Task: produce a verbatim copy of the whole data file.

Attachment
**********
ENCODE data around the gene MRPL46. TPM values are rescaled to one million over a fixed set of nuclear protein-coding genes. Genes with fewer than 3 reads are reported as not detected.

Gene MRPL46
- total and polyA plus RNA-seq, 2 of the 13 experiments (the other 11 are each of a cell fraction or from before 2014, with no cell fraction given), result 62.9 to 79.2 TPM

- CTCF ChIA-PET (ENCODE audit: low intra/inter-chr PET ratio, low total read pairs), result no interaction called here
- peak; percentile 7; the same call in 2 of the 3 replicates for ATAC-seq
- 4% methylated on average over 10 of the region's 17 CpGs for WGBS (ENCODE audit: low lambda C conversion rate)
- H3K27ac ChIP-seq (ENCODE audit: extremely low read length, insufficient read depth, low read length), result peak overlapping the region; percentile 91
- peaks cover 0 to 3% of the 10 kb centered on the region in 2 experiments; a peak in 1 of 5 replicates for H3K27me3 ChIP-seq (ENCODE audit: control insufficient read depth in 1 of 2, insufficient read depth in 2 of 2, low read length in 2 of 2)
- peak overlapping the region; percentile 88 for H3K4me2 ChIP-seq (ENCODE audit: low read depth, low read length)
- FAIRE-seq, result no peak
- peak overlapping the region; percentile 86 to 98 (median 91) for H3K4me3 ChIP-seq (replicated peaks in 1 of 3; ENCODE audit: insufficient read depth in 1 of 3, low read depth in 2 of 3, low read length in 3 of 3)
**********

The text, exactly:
ENCODE data around the gene MRPL46. TPM values are rescaled to one million over a fixed set of nuclear protein-coding genes. Genes with fewer than 3 reads are reported as not detected.

Gene MRPL46
- total and polyA plus RNA-seq, 2 of the 13 experiments (the other 11 are each of a cell fraction or from before 2014, with no cell fraction given), result 62.9 to 79.2 TPM

- CTCF ChIA-PET (ENCODE audit: low intra/inter-chr PET ratio, low total read pairs), result no interaction called here
- peak; percentile 7; the same call in 2 of the 3 replicates for ATAC-seq
- 4% methylated on average over 10 of the region's 17 CpGs for WGBS (ENCODE audit: low lambda C conversion rate)
- H3K27ac ChIP-seq (ENCODE audit: extremely low read length, insufficient read depth, low read length), result peak overlapping the region; percentile 91
- peaks cover 0 to 3% of the 10 kb centered on the region in 2 experiments; a peak in 1 of 5 replicates for H3K27me3 ChIP-seq (ENCODE audit: control insufficient read depth in 1 of 2, insufficient read depth in 2 of 2, low read length in 2 of 2)
- peak overlapping the region; percentile 88 for H3K4me2 ChIP-seq (ENCODE audit: low read depth, low read length)
- FAIRE-seq, result no peak
- peak overlapping the region; percentile 86 to 98 (median 91) for H3K4me3 ChIP-seq (replicated peaks in 1 of 3; ENCODE audit: insufficient read depth in 1 of 3, low read depth in 2 of 3, low read length in 3 of 3)